Little bit late, so I’m going to get right down to it:
Little bit late, so I’m going to get right down to it:
I’m going to watch some horror directors and film writers talk about what’s to come in the horror film genre. And you can watch! Woo-hoo! Speakers: Scott Weinberg (managing editor / Cinematical, Jason Eisener (Hobo With a Shotgun), James Wan (Saw), Emily Hagins (My Sucky Teen Romance), Nicholas Goldbart (Phase 7), Simon Rumley (Little Deaths), and Ben Wheatley (KILL LIST).
Respect the jump …
Patrick O’Keefe, founder of the iFroggy network, is going to take us on a rambunctious tour of ways to kill your online community! As usual, I will attempt to summarize this for my esteemed Snarkpublic. After the jump.
By popular demand, I’m liveblogging R/GA’s session about the Internet of Things, a.k.a. “everyware.” (Everyware, btw, is a much better name.)
Description: “Why have smart refrigerators failed to take hold? Where are the smart tables that were supposed to fill our homes? Smart products with embedded sensors are poised to share their intelligence, but lack of connections among products and services have limited their usefulness. Until now. In this session, we will showcase emerging smart products and break down the design and technology that will separate the wheat from the chaff. We’ll examine the connections these products will make with our lives by bringing more sensibility to sensor-based products.”
Speakers are Chloe Gottlieb, R/GA’s VP of Interaction Design, and Will Turnage, R/GA’s VP of Tech. Read more…
Update: Dropped in the wrong embed code. I wondered why it was so quiet! Fixed.
Must not sleep. Must liveblog Ze Frank.
Will post metadata after the panel. Session description here.
I’m flying my journalism colors for a little bit, liveblogging Jay Rosen’s solo presentation: “Bloggers vs. Journalists: It’s a Psychological Thing.” If you haven’t yet, read Jay’s introductory post: “Why Bloggers v. Journalists Is Still With Us.”
Here’s the session description: “I wrote my essay, Bloggers vs. Journalists is Over, in 2005. And it should be over. After all, lots of journalists happily blog, lots of bloggers journalize and everyone is trying to figure out what’s sustainable online. But there’s something else going on: these two Internet types, amateur bloggers and pro journalists, are actually each other’s ideal “other.” A big reason they keep struggling with each other lies at the level of psychology, not in the particulars of the disputes and flare-ups that we continue to see online. The relationship is essentially neurotic, on both sides. Bloggers can’t let go of Big Daddy media— the towering figure of the MSM — and still be bloggers. Pro journalists, meanwhile, project fears about the Internet and loss of authority onto the figure of the pajama-wearing blogger. This is a construction of their own and a key part of a whole architecture of denial that has weakened in recent years, but far too slowly.”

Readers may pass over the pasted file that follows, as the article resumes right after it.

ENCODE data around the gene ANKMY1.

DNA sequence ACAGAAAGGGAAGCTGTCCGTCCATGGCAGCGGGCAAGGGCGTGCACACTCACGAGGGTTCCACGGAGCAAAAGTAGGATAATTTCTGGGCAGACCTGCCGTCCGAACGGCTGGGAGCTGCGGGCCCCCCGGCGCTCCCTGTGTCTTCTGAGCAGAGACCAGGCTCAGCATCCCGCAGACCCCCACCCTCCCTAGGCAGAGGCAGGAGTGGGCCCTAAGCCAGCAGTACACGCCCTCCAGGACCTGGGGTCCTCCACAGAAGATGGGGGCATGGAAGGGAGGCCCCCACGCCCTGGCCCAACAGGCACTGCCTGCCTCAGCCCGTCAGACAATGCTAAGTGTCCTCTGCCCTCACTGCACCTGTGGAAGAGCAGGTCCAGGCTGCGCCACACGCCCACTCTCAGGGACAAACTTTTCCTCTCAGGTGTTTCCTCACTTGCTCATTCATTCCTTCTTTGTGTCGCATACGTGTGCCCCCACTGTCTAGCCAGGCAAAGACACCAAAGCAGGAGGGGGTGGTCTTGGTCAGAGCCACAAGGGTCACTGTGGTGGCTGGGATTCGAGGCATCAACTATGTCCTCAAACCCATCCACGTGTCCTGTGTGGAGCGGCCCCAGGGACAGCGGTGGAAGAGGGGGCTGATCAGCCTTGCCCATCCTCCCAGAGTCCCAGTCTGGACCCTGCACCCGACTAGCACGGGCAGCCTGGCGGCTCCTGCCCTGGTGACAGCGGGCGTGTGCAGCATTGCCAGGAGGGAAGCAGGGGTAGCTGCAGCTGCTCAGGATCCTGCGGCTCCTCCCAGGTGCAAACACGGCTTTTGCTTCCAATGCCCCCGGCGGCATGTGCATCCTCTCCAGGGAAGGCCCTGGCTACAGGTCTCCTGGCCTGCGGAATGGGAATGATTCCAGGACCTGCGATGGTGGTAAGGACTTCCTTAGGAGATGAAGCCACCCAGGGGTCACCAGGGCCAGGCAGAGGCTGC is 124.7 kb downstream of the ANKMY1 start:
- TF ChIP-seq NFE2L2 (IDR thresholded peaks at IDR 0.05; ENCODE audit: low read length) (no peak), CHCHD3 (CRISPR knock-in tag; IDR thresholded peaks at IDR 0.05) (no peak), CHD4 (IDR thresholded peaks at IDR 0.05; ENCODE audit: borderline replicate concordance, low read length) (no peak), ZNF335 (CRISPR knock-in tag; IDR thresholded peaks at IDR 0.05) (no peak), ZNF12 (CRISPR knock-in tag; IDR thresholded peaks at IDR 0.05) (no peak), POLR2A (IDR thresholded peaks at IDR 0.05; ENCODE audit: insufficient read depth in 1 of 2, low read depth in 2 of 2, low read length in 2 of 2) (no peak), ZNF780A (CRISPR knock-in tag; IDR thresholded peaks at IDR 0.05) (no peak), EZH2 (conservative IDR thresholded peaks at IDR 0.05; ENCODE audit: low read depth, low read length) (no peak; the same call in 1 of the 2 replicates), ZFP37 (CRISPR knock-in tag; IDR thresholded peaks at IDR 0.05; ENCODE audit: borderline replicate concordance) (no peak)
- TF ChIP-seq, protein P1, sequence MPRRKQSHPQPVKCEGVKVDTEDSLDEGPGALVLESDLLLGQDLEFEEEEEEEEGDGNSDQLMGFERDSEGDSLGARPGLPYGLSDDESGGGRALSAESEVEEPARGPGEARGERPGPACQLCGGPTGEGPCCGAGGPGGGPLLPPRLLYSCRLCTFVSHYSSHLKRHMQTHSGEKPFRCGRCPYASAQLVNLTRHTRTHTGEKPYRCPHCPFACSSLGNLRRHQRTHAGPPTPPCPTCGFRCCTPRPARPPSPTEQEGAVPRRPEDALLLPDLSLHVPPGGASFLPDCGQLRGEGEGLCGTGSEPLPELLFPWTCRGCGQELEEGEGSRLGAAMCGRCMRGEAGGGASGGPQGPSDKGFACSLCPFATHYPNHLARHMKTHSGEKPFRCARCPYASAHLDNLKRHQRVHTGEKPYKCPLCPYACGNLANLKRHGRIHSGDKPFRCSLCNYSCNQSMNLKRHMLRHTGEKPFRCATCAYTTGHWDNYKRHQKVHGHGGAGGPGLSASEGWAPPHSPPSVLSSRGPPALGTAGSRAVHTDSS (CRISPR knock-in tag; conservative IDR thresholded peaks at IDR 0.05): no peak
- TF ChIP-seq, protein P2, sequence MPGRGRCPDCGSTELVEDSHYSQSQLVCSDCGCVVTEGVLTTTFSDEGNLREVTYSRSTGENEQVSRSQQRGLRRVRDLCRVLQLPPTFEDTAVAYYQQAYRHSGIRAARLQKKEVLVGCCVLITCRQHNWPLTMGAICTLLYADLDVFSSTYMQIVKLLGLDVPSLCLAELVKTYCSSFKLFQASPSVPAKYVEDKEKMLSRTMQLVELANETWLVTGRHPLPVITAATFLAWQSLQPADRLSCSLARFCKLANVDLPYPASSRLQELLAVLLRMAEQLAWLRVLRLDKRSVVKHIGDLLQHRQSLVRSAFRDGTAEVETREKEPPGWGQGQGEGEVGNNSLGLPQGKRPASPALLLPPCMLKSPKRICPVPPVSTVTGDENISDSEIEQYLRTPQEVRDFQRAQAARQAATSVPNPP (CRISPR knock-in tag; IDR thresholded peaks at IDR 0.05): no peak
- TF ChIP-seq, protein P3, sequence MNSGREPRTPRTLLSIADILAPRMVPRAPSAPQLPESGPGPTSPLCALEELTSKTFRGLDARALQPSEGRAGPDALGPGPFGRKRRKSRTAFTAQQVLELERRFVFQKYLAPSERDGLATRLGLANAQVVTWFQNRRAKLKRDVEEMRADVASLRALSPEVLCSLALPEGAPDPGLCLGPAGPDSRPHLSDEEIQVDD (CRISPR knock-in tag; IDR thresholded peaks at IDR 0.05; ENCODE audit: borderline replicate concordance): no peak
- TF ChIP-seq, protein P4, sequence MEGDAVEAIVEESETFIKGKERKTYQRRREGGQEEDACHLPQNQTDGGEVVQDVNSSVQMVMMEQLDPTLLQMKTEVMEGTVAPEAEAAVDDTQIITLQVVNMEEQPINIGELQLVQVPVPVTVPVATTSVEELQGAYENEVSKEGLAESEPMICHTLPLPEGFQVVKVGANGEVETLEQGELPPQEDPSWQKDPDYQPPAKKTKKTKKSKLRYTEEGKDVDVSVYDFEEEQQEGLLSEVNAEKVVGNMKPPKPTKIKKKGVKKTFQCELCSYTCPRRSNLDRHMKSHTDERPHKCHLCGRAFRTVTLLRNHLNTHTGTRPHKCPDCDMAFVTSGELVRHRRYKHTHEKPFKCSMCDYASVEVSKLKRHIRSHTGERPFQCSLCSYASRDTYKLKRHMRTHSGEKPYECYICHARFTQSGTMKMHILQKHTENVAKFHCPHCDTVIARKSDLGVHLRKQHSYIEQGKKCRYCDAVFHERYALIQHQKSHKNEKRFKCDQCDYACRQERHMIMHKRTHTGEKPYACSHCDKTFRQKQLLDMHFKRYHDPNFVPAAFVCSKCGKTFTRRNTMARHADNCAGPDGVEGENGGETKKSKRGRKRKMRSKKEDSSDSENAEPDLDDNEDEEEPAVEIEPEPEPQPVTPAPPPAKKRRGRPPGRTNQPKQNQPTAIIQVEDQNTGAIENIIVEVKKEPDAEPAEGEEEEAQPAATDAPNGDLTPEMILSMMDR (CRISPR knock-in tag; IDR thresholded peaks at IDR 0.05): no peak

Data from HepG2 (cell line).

The sole speaker is Jay Rosen; the esteemed Lisa Williams is helping with the setup and backchannel. And without further ado:
By popular demand, I’m blogging a session on “Brand Journalism.” This will be useful research for the ONA session I’ve proposed with the inimitable Megan Garber. (More on that soon.)
Here’s the description for this session: Hard to believe it’s been 11 years since The Cluetrain Manifesto, and we’re still doing the same f***ing panel. And we’re still trying to teach big companies and ad agencies how to communicate like humans, how to listen, and how to use transparency as a messaging tactic. Brand Journalism is a way to take those decade-old ideas and incorporate them into actual campaigns (we know, we’ve done it). The first step is to teach agencies and clients to think like publishers instead of marketers–it’s not a new idea, but it’s one that is rarely executed well. In this panel, Brand Journalism pioneers will share some of the secrets, successes, and obstacles of their award-winning campaigns.
Speakers: Bob Garfield, Brian Clark, David Eastman, Kyle Monson, Shiv Singh
By popular vote, I’ll be covering a post on the U.S. military’s mad science. Here’s the session description:
For more than 50 years the mad scientists at the Defense Advanced Research Projects Agency—aka DARPA, the outrageous research arm of the Pentagon—have been launching the most disruptive technologies on earth, living up to their mantra of “high risk—high payoff.” We have DARPA to thank for the personal computer, the Internet, the Berkeley Unix system, most of NASA, and countless crazy military innovations. Their mission is to think beyond the possible and forever be three decades ahead. In this talk we will dig into, and present the relevant parts of, DARPA’s $3 billion-dollar budget, pulling out the most amazing and most-likely-to-reach-fruition projects. Think electromagnetic bazookas, telepathic soldiers, ape-inspired robots, memory chips in brains, shapeshifting planes and boats. It might sound like sci-fi, but given its inspired history it seems that analyzing DARPA’s current projects will give us one of the clearest views into our future reality. Fasten your seat belts.
Speakers: Christie Nicholson, Christopher Mims, John Pavlus
Liveblog after the jump!
I need a little help figuring out what to attend (and live-blog!) at SXSW this year, so I figured I’d turn to the smartest crew I know. Help me decide, after the jump. Read more…